By Greg Morin
September 1 will mark the end of an era, at least in Georgia anyway. This is the date that Amazon.com must begin collecting sales tax in Georgia (http://goo.gl/xorIIp). Some day you will wax nostalgic and regale your grandchildren with stories of how there was once a place where people could escape the clutches of intrusive government: the Internet. This was a place where anarchism reigned and yet everything worked without any rules or leaders. But slowly government began to stamp out the embers of this freedom bit by bit. First it was taxes, then it was privacy, and next it will likely be access. Internet license, please. As Nature abhors a vacuum, so too does government abhor freedom. Big Brother the busybody knows no boundaries. Big Brother demands his “piece of the action” in every transaction, no matter how small. Just as the mafia feels they have a right to a slice of any economic activity that occurs within their self-proclaimed “territory” so too does government operate upon an identical principal.
So how is it that this has come to pass in Georgia? Has Congress managed to stealthily pass the “Tax Fairness Act”? Fortunately no. This current state of affairs is the result of Georgia House Bill 386 passed on March 20, 2012 (http://goo.gl/A8xt38). This bill follows the Orwellian mantra that if conventional definitions of words aren’t working for you, then simply write new definitions. This bill redefines a term called “nexus” in order to dragoon Amazon and similar entities into becoming uncompensated tax collectors for the state of Georgia. Nexus is a tax term which means “a connection” i.e. if a company has a physical presence (office, warehouse, employees, equipment, etc) then they are said to have a connection to the state sufficiently similar to a resident so as to make them liable for the same taxes a resident would be liable for. But this bill has now turned that definition on its head by broadening the term to the point where merely having a business relationship with an entity in Georgia will confer “nexus” upon the foreign entity. It is hard to see how those who voted for this bill did not recognize the perverse incentive buried within it, namely that companies outside of Georgia will choose to NOT establish any business dealings with companies inside Georgia lest they become entangled with the Georgia Department of Revenue.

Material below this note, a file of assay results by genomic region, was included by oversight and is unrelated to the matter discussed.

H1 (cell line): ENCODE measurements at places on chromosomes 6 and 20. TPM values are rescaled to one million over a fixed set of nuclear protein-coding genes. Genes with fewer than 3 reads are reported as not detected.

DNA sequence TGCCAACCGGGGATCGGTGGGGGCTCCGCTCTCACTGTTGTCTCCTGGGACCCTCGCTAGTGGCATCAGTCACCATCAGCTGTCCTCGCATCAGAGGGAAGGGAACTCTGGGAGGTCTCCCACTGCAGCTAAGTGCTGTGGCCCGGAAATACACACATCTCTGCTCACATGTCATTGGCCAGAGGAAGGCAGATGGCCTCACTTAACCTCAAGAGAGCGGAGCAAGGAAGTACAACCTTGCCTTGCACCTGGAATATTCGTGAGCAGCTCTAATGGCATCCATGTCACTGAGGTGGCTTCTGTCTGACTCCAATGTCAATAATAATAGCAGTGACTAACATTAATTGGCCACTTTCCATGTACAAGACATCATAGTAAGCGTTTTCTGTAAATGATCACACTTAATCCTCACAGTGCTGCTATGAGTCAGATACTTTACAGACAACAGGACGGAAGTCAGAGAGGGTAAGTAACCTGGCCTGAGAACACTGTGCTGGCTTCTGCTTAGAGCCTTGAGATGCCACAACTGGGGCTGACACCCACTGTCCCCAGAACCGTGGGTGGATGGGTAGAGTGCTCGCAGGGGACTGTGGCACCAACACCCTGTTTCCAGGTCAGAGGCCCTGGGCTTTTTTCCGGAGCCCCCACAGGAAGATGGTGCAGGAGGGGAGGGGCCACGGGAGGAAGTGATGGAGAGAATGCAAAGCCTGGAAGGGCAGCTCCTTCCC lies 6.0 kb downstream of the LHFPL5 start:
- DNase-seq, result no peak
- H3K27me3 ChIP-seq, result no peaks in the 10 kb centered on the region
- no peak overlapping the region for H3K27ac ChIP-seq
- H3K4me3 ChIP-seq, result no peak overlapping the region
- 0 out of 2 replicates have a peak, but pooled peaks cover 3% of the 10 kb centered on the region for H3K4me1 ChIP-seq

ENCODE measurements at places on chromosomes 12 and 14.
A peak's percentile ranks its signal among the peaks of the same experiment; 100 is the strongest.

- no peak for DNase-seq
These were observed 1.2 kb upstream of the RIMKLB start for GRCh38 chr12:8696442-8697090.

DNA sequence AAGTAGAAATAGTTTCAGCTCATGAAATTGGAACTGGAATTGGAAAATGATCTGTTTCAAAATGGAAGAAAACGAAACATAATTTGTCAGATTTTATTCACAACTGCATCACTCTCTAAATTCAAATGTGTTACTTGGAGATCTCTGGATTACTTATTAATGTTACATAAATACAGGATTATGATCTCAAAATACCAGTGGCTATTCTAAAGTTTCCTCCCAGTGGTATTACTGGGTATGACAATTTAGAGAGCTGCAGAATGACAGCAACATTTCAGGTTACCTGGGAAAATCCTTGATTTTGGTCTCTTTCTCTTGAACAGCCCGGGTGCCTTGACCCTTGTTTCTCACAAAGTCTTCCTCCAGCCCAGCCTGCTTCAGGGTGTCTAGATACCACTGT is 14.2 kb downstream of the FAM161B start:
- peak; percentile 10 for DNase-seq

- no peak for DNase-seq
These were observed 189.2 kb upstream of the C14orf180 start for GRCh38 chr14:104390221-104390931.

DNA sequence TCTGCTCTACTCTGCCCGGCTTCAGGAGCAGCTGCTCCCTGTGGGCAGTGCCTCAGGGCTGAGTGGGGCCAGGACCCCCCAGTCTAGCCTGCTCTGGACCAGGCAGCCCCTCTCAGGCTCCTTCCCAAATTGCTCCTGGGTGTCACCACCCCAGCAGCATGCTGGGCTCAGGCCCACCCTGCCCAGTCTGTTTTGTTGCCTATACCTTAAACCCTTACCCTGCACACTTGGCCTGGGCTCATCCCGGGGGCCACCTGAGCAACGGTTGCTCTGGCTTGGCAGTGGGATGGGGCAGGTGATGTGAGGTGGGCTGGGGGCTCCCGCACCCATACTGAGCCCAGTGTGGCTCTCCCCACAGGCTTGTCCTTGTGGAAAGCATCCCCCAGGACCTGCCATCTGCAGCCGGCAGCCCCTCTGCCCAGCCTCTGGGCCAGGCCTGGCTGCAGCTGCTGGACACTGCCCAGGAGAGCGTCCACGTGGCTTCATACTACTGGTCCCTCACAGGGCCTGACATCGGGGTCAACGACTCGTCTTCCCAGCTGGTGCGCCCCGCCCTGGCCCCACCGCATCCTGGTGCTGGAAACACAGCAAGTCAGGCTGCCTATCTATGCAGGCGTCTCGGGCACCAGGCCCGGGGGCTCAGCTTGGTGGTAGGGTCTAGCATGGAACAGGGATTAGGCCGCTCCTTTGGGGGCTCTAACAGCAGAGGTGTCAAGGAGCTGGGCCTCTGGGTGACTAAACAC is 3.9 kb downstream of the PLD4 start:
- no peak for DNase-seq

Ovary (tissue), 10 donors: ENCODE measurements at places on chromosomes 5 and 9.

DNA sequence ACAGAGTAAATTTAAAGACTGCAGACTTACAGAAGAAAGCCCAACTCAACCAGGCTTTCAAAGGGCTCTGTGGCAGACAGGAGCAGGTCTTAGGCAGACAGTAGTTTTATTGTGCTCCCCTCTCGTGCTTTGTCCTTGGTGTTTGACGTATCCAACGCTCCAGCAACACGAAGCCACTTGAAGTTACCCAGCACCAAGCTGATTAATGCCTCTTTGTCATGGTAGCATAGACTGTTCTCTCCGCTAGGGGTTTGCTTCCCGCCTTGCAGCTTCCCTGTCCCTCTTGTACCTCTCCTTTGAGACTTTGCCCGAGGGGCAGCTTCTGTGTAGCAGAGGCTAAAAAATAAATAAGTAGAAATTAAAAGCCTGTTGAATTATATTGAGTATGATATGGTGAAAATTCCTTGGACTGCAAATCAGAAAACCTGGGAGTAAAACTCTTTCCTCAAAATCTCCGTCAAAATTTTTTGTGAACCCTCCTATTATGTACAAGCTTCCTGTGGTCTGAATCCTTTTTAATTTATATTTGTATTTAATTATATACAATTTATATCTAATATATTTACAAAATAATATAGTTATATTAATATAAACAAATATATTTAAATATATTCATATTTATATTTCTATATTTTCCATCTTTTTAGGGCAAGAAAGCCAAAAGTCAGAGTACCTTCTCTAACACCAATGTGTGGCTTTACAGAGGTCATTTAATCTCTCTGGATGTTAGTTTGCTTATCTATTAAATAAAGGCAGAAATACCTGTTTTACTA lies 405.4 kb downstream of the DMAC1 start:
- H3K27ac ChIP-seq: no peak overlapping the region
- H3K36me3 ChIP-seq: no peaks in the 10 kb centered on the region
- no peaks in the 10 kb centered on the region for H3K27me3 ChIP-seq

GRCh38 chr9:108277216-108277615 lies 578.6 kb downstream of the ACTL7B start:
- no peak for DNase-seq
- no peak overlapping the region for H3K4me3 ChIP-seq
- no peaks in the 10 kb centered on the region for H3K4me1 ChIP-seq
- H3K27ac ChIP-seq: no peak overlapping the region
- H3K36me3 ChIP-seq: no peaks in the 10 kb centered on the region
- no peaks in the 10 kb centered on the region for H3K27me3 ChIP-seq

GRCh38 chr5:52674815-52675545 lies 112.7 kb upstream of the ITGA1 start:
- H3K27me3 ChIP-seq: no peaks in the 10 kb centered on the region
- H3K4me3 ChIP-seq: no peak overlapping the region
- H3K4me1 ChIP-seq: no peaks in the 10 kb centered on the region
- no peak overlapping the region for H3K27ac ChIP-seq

As if loss of business opportunities and higher taxes wasn’t bad enough, it gets even worse. Nexus and residency have always had a common shared characteristic: physical presence. Not anymore. Now that nexus is based on the most ephemeral of connections to the state how long is it until the residency definition undergoes a similar metamorphosis? If the two are indeed linked in their common purpose of establishing tax liability, then a change in one will invariably result in a change in the other. Therefore Georgia may one day establish that residents of other states are also in fact Georgia “residents” for purposes of income tax. Once that precedent comes to pass then what is to stop others states from likewise inflicting such taxes upon Georgians? Perhaps some day you’ll get an income tax notice from Florida because you vacationed there once. “You enjoyed the generous state benefits of roads and municipal services while here, so certainly you should be paying your fair share” will be the justification. Each blow of the precedential ax upon the tree of freedom accumulates damage until finally one day that tree is felled.
Naturally this new sales tax collection is being heralded by the economically illiterate as a boon for the “brick and mortar” stores. The initiation of sales tax collection will have ZERO effect on expanding local sales in Georgia. Why? People aren’t ordering on line to avoid a few bucks in taxes. They are ordering online because it is convenient. The lack of sales tax is just a perk. Removing that perk is not going to change people’s behavior. It is however going to reduce what people can spend to the tune of $16 million. This will only harm the individual as well as local businesses they are already shopping at. Increased taxes reduce the individual’s capacity to spend – everywhere. This is supposed to help the economy?
Greg Morin is a member of the Libertarian party and CEO of Seachem Laboratories located in Madison. Constructive comments are welcomed to this paper or at gregmorin.com